Since then, the Euro has emerged to challenge the US dollar’s hegemony in world trade, and is the second most held currency by central banks. The gross domestic product of the Euro zone is roughly the same as that of the US, and its population is 60% bigger. Furthermore, the Euro zone’s external accounts are much better balanced, with a current account deficit of only 3.2 billion euros ($4.2 billion) over the past 12-months, compared to an $833 billion US deficit.
Sixty percent of OPEC’s oil sales are sold to Europe, so it would make economic sense for OPEC to ask for Euros in exchange for its oil. But the House of Saud needs a buffer against its Shiite enemies in southern Iraq and Iran, which it receives from US military. Thus, the Arab Oil kingdoms are still sticking with the US dollar, and recycle much of their petrodollars into US Treasuries through their London brokers
Now in a very interesting turn of events, Ayatollah Khamenei is demanding that Tokyo pay for its Iranian oil imports in Japanese yen, rather than US dollars. The request for payment of Iranian oil payments in yen is believed to be part of Tehran’s fear of a possible seizure of its assets by the US government amid tensions over its nuclear weapons program. So far, the dollar has shown little reaction to the Ayatollah’s latest gambit, holding steady above 122-yen.
Japanese oil imports from Iran have fallen sharply to 323,000 bpd in May 2007, from roughly 532,000 bpd in 2005. Still, with the cost of OPEC’s benchmark crude oil basket spiraling upwards to a record high of 8,800 yen per barrel, Japanese oil imports from Iran would cost around $10 billion to $12 billion per year. That could make life a bit more difficult for “yen carry” traders, speculating in global markets.
Europe balks at Economic Sanctions against Iran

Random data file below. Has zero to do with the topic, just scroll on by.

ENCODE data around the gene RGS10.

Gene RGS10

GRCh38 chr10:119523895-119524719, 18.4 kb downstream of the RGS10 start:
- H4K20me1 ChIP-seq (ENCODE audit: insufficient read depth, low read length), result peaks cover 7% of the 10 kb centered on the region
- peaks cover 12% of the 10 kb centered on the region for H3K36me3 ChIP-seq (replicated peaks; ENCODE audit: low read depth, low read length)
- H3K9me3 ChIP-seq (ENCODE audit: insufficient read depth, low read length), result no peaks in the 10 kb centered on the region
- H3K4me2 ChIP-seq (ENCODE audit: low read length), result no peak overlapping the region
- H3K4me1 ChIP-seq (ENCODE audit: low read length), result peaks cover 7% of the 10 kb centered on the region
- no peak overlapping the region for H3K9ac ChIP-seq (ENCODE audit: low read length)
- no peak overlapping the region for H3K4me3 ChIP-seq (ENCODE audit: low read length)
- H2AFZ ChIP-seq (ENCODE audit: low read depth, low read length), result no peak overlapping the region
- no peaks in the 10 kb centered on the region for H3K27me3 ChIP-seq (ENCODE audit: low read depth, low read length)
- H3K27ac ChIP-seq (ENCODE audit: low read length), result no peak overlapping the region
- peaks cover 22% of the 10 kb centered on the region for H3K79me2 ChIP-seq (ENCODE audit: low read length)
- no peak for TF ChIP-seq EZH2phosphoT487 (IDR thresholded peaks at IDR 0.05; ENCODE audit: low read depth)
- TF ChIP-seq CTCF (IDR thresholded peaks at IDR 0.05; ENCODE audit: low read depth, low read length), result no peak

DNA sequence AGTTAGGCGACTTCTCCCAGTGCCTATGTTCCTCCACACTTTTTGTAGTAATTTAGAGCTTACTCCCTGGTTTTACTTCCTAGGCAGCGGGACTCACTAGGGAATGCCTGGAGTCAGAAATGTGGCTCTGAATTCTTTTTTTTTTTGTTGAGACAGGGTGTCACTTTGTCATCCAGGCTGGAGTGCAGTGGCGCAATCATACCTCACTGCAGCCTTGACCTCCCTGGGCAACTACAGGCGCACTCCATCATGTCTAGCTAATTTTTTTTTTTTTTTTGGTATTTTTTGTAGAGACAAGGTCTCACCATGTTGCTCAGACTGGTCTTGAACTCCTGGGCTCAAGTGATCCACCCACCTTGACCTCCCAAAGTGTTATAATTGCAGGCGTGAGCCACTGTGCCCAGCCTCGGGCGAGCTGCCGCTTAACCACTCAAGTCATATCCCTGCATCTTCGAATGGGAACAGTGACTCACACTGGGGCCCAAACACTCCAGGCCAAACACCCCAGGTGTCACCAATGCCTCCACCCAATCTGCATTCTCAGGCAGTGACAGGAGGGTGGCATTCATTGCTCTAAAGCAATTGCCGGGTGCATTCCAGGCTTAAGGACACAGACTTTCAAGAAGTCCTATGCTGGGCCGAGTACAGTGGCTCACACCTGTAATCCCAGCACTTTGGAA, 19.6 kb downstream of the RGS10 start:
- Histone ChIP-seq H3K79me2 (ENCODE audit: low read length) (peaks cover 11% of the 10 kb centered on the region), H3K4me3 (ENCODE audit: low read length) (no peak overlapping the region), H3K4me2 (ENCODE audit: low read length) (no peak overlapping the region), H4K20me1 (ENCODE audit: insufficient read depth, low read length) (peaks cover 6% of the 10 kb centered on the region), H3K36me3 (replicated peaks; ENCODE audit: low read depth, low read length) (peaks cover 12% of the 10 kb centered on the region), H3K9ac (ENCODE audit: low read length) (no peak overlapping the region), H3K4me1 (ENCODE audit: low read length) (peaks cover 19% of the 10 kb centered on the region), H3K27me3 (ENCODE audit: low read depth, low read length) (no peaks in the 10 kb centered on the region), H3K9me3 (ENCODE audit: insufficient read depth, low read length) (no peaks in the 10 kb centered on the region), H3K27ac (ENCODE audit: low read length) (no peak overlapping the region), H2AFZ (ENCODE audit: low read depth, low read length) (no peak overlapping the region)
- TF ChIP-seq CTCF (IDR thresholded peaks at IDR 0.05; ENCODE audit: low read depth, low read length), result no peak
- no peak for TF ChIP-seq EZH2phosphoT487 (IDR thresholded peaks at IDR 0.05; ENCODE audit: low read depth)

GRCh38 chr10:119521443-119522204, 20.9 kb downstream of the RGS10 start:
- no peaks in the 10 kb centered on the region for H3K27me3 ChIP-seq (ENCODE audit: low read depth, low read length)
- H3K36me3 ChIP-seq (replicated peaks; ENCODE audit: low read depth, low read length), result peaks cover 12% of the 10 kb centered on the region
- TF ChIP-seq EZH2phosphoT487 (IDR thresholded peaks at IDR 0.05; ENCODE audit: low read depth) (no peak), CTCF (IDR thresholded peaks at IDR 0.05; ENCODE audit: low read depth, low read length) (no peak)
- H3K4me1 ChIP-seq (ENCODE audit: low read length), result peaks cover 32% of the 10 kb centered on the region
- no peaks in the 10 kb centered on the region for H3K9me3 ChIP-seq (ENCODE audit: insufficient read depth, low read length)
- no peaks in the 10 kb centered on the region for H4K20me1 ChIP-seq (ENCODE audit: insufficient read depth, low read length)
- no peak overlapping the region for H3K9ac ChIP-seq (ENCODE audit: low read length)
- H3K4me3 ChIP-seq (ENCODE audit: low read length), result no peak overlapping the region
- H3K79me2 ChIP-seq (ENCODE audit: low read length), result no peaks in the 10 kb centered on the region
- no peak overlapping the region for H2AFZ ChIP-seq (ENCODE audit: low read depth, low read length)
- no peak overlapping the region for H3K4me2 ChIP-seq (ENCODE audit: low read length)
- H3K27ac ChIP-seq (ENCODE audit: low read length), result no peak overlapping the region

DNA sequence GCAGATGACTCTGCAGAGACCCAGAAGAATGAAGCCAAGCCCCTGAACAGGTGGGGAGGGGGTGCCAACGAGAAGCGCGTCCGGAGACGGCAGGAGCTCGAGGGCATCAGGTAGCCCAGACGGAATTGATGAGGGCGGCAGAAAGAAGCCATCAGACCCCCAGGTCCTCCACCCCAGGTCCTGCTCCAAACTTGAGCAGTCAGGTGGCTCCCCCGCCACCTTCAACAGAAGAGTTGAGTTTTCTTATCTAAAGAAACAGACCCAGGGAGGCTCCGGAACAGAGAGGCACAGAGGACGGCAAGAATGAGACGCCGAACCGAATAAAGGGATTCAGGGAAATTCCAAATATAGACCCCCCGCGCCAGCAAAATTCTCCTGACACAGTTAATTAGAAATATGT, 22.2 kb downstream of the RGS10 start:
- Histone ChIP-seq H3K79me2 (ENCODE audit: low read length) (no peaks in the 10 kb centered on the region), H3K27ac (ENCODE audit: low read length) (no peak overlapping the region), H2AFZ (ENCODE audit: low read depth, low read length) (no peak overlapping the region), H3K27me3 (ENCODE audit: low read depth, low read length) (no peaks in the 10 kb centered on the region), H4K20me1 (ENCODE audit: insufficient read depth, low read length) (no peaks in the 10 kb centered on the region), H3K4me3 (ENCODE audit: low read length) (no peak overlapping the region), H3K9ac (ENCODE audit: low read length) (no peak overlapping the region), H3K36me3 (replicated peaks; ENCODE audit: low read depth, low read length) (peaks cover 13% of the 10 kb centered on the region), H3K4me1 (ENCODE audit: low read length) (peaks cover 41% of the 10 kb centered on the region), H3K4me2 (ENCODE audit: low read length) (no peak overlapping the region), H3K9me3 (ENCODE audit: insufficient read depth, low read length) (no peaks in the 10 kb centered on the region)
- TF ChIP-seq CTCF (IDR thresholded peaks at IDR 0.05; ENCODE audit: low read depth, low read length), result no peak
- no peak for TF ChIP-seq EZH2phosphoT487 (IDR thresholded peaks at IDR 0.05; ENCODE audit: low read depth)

Perhaps, the only way to prevent Iran from acquiring nuclear weapons, short of a military attack, is the imposition of tough economic sanctions. The United States is prohibiting US banks from dealing with Iran’s Bank Sepah, with $10 billion in assets, and Bank Saderat with $18 billion. The decision was taken after the Bush administration said the banks have connections to Iran’s missile program and effectively stopped them from making transactions in US dollars.
But Bank Sepah International is able to skirt around the restrictions through it offices in London, Paris, Frankfurt, and Rome. Washington has begged European companies and governments to break commercial and financial relations with Iran, but so far, has failed to make any progress. The US administration is particularly targeting loans made by European governments to Iran.
European companies that export machinery, industrial equipment and commodities, Iran get loans from European banks and then receive European government guarantees for the loans on the ground that such transactions are risky in nature. European loans for business with Iran amounted to $18 billion last year, and the largest providers of such credits in Europe in 2006 were Italy at $6.2 billion, Germany at $5.4 billion, France at $1.4 billion, and Spain and Austria, at $1 billion.